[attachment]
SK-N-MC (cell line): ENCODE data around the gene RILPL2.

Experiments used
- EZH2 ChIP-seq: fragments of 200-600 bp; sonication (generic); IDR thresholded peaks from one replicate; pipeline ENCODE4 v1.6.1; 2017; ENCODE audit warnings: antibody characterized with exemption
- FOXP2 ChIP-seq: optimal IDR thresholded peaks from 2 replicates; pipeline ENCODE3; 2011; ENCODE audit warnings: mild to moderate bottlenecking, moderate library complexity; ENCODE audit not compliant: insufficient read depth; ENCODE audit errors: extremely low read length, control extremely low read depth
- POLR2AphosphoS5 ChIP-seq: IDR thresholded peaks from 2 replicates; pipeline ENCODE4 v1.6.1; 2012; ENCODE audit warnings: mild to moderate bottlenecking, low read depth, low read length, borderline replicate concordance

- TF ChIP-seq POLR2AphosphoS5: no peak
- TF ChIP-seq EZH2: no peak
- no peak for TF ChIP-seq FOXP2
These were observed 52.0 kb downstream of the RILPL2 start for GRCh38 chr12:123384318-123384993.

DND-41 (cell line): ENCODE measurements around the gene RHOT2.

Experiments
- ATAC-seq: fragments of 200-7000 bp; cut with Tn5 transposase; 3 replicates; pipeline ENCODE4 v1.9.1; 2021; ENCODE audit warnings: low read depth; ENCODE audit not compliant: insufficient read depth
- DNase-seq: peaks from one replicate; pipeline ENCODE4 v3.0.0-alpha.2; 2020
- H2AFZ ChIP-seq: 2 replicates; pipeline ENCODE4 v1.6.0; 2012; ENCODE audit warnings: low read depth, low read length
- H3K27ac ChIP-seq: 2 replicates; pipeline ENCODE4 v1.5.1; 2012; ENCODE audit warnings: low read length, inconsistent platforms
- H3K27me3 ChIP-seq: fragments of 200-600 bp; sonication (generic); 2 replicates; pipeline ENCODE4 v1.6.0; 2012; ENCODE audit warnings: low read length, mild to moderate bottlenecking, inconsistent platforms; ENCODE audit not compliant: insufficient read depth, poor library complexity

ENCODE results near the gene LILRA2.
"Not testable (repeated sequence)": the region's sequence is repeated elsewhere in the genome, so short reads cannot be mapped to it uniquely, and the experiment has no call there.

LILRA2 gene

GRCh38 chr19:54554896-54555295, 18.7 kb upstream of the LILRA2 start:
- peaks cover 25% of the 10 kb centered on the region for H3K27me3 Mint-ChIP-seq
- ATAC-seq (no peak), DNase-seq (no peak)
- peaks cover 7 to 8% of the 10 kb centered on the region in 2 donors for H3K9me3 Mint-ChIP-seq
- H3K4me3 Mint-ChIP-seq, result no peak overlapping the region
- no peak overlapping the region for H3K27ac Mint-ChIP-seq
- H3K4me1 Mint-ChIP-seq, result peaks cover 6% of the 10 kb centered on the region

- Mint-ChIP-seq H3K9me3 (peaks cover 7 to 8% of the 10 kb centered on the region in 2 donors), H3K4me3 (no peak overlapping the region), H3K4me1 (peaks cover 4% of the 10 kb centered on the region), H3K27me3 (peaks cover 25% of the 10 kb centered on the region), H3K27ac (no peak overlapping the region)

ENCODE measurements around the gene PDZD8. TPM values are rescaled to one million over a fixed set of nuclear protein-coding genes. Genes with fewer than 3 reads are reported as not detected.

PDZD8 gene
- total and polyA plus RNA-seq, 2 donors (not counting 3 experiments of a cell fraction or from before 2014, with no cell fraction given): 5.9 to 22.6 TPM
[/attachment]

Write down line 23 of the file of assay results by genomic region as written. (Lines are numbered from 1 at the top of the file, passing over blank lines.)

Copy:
- peaks cover 7 to 8% of the 10 kb centered on the region in 2 donors for H3K9me3 Mint-ChIP-seq